This is not some fringe view; nor is it original to me (which is often, but not always, a fringe view). This is the view of the Chicago Fed. Here’s the link to the paper: (“Chicago Fed Letter, July 2013″). It’s an important piece of work and you should read it. I would only add that I think the authors are too conservative in their views of how quickly the unemployment rate will fall, because in addition to structural change in trend employment growth we are impacted by three policy-driven changes in measurements of unemployment: elimination of unemployment benefits after 99 weeks (moving more people from the unemployed category to the no-longer-looking-for-work category), expansion of student loans (full-time students do not count as unemployed), and hiring at shorter work-weeks to avoid Federal health insurance mandates (so hiring more people to do the same amount of aggregate work).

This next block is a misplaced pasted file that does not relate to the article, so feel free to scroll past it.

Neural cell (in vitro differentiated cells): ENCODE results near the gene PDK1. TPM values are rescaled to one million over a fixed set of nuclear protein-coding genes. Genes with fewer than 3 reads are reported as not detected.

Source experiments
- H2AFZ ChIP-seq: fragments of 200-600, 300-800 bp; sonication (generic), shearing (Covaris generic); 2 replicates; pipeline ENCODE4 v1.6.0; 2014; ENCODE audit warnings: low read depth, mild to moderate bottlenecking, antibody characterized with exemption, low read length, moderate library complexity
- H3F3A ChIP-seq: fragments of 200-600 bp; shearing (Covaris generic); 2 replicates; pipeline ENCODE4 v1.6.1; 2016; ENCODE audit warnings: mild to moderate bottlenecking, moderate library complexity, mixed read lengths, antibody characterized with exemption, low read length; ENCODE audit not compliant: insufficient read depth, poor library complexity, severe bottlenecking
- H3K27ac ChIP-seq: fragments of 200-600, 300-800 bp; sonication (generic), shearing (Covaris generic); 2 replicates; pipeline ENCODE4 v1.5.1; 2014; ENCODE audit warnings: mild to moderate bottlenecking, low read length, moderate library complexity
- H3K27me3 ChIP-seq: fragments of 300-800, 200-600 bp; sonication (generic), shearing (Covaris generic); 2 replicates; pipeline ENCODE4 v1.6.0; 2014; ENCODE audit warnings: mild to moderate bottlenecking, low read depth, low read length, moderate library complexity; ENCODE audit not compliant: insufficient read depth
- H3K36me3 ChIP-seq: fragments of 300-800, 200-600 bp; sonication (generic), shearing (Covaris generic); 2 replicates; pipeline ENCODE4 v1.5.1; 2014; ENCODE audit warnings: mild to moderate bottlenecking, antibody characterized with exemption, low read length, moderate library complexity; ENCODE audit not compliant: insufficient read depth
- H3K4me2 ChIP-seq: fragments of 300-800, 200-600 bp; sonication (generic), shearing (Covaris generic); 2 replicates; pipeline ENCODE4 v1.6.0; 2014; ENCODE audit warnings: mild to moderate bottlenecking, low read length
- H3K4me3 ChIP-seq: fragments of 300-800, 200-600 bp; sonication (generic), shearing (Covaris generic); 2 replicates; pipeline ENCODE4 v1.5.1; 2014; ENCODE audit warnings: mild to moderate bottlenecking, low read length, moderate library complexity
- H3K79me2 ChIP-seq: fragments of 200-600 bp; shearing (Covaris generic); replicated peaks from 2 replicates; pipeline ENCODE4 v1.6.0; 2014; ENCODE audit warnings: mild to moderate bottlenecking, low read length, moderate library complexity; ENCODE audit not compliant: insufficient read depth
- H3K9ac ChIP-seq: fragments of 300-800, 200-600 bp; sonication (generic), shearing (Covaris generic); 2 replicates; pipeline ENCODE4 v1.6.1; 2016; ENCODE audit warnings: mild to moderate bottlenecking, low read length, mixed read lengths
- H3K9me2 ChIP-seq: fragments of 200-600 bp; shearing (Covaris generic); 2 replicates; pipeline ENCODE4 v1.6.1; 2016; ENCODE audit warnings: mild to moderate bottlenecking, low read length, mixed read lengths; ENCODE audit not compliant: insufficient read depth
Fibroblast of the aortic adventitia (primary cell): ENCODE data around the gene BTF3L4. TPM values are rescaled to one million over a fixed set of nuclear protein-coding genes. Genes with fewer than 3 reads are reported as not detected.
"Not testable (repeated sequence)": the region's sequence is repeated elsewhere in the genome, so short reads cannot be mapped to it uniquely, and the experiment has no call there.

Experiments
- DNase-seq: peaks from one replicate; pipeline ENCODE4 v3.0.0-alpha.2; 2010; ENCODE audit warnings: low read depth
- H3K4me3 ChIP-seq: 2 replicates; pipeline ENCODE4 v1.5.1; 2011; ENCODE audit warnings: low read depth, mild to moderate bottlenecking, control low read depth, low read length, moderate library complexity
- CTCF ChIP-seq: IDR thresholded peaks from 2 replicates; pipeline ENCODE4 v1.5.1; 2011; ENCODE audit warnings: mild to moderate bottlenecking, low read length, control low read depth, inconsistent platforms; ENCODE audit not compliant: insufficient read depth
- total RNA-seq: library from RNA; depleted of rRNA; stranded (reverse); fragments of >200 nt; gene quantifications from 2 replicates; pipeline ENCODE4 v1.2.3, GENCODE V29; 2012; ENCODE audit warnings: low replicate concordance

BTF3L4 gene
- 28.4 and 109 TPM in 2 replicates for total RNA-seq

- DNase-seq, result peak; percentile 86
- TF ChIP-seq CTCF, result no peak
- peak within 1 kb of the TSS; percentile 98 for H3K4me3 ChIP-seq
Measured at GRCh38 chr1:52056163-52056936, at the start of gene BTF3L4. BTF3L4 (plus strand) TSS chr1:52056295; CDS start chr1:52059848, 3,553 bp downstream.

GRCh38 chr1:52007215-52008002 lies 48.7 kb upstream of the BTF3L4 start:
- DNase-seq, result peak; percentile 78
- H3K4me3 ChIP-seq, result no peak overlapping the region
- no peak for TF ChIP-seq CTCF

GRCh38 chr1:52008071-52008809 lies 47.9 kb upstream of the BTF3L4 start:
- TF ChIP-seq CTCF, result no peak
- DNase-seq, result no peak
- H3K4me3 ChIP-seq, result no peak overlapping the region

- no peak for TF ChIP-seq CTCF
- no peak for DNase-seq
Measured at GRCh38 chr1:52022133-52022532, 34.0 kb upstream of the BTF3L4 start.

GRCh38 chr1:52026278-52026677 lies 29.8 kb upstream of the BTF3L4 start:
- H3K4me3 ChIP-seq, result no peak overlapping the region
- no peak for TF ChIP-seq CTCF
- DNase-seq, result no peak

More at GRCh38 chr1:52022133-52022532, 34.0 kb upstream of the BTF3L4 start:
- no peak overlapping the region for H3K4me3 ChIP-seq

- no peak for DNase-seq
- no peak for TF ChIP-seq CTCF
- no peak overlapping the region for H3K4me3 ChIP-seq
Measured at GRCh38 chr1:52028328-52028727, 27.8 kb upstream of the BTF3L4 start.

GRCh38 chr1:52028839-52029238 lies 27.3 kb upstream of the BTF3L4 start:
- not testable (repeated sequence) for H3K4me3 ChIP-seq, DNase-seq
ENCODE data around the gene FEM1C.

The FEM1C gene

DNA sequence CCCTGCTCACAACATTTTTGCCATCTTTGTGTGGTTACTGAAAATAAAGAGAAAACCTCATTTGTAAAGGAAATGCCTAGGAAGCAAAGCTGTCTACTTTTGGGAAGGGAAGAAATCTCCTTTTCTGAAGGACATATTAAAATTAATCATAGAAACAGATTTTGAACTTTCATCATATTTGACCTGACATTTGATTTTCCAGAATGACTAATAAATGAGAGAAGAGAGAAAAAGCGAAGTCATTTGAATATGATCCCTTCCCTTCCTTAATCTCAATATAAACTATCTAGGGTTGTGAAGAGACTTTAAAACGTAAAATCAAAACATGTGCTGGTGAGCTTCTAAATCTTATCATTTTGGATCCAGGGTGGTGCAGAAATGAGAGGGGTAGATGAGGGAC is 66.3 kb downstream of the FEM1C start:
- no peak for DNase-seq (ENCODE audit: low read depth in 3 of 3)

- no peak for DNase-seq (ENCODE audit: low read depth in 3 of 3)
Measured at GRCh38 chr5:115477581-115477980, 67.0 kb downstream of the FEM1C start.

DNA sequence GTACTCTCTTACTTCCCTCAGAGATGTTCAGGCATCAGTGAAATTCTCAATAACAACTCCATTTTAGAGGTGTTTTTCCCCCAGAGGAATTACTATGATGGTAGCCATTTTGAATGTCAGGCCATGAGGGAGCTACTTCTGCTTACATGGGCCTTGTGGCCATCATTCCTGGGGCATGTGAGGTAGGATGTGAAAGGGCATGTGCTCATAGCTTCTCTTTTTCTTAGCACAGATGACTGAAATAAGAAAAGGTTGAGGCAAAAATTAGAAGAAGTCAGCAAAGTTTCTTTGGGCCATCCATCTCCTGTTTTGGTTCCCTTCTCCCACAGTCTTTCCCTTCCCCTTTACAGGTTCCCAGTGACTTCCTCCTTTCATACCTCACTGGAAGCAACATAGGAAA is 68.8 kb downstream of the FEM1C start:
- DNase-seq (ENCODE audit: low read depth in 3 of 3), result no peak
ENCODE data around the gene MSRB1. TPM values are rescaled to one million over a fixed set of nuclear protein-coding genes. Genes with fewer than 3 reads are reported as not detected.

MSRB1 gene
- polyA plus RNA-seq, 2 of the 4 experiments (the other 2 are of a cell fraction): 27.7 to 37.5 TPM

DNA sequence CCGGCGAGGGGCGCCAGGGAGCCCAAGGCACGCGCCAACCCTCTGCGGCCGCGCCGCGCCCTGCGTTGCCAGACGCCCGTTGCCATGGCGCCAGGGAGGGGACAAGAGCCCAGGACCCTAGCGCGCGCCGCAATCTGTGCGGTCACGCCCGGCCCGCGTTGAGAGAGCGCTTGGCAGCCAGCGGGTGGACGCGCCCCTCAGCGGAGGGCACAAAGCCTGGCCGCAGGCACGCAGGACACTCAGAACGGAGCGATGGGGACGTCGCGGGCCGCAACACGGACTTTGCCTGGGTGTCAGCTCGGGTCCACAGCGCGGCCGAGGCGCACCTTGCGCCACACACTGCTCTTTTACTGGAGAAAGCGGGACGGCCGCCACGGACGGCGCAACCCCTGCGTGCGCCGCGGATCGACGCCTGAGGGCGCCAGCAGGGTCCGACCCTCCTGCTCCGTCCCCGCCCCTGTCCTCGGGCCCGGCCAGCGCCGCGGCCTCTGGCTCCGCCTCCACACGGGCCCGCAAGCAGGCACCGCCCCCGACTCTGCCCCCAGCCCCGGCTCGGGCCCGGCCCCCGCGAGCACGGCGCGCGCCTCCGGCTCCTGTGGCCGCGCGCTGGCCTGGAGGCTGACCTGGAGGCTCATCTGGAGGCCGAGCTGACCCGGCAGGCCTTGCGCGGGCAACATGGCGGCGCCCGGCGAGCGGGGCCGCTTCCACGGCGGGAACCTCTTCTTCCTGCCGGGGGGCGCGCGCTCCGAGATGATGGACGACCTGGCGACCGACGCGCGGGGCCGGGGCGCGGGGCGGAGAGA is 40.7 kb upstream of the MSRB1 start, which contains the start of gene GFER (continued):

Even a cursory look at the unemployment rate over the past five years shows an unmistakable trend downwards. I’ve marked the open-ended QE decision with a green line just to show how immaterial this Fed policy is to the unemployment rate trend, even though its scope and its very existence are tied directly to the unemployment rate. In some future note I’ll discuss the concept of linkage from a game theoretic perspective, particularly the strategy of linking things that aren’t really meant to be linked together. For now let me just say that this is a very, very risky thing to do.